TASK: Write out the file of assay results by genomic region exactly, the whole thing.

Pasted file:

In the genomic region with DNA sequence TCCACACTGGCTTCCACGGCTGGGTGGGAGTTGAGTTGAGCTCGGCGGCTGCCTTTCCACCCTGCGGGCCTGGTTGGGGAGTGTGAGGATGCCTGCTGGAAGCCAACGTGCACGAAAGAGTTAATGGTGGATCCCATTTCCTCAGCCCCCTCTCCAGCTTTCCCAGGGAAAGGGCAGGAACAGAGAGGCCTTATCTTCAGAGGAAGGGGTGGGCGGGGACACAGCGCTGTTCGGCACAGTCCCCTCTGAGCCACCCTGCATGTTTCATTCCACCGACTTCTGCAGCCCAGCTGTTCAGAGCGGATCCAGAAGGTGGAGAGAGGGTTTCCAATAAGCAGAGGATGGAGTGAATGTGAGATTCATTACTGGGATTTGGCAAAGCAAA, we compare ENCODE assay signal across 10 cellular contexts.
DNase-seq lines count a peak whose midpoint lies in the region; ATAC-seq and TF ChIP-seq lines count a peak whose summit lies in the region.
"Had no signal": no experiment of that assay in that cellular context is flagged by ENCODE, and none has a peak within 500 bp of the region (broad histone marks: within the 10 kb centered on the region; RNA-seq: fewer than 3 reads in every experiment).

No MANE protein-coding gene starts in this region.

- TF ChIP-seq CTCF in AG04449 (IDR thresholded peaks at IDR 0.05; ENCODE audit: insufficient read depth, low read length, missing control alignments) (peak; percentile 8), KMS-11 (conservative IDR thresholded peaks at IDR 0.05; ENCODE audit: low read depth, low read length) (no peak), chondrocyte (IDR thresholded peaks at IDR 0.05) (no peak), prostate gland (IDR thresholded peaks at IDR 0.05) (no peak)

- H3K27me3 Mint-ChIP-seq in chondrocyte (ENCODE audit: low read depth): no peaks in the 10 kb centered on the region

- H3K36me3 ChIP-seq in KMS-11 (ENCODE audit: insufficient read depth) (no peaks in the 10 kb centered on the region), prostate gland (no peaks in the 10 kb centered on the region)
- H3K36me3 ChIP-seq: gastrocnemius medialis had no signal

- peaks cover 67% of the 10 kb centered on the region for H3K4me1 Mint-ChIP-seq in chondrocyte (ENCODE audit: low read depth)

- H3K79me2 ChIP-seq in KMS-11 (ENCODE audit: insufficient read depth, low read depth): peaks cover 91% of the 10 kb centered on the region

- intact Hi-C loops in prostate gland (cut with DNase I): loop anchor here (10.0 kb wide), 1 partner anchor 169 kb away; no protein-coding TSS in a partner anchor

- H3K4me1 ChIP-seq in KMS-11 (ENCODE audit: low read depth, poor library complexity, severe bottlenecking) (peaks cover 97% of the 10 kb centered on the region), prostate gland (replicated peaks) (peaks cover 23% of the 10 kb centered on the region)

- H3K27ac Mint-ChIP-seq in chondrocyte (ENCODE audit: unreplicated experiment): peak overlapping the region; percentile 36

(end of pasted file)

In the genomic region with DNA sequence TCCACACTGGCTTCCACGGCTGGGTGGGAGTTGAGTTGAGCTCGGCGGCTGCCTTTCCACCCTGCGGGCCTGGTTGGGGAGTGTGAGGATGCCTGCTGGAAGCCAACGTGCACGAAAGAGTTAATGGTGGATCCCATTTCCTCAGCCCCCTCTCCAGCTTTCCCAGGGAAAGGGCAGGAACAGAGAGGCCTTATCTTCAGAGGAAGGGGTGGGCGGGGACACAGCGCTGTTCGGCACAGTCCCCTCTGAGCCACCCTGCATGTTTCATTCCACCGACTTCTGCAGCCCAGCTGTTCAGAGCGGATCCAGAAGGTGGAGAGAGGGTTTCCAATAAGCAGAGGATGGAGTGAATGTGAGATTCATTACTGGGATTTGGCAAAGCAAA, we compare ENCODE assay signal across 10 cellular contexts.
DNase-seq lines count a peak whose midpoint lies in the region; ATAC-seq and TF ChIP-seq lines count a peak whose summit lies in the region.
"Had no signal": no experiment of that assay in that cellular context is flagged by ENCODE, and none has a peak within 500 bp of the region (broad histone marks: within the 10 kb centered on the region; RNA-seq: fewer than 3 reads in every experiment).

No MANE protein-coding gene starts in this region.

- TF ChIP-seq CTCF in AG04449 (IDR thresholded peaks at IDR 0.05; ENCODE audit: insufficient read depth, low read length, missing control alignments) (peak; percentile 8), KMS-11 (conservative IDR thresholded peaks at IDR 0.05; ENCODE audit: low read depth, low read length) (no peak), chondrocyte (IDR thresholded peaks at IDR 0.05) (no peak), prostate gland (IDR thresholded peaks at IDR 0.05) (no peak)

- H3K27me3 Mint-ChIP-seq in chondrocyte (ENCODE audit: low read depth): no peaks in the 10 kb centered on the region

- H3K36me3 ChIP-seq in KMS-11 (ENCODE audit: insufficient read depth) (no peaks in the 10 kb centered on the region), prostate gland (no peaks in the 10 kb centered on the region)
- H3K36me3 ChIP-seq: gastrocnemius medialis had no signal

- peaks cover 67% of the 10 kb centered on the region for H3K4me1 Mint-ChIP-seq in chondrocyte (ENCODE audit: low read depth)

- H3K79me2 ChIP-seq in KMS-11 (ENCODE audit: insufficient read depth, low read depth): peaks cover 91% of the 10 kb centered on the region

- intact Hi-C loops in prostate gland (cut with DNase I): loop anchor here (10.0 kb wide), 1 partner anchor 169 kb away; no protein-coding TSS in a partner anchor

- H3K4me1 ChIP-seq in KMS-11 (ENCODE audit: low read depth, poor library complexity, severe bottlenecking) (peaks cover 97% of the 10 kb centered on the region), prostate gland (replicated peaks) (peaks cover 23% of the 10 kb centered on the region)

- H3K27ac Mint-ChIP-seq in chondrocyte (ENCODE audit: unreplicated experiment): peak overlapping the region; percentile 36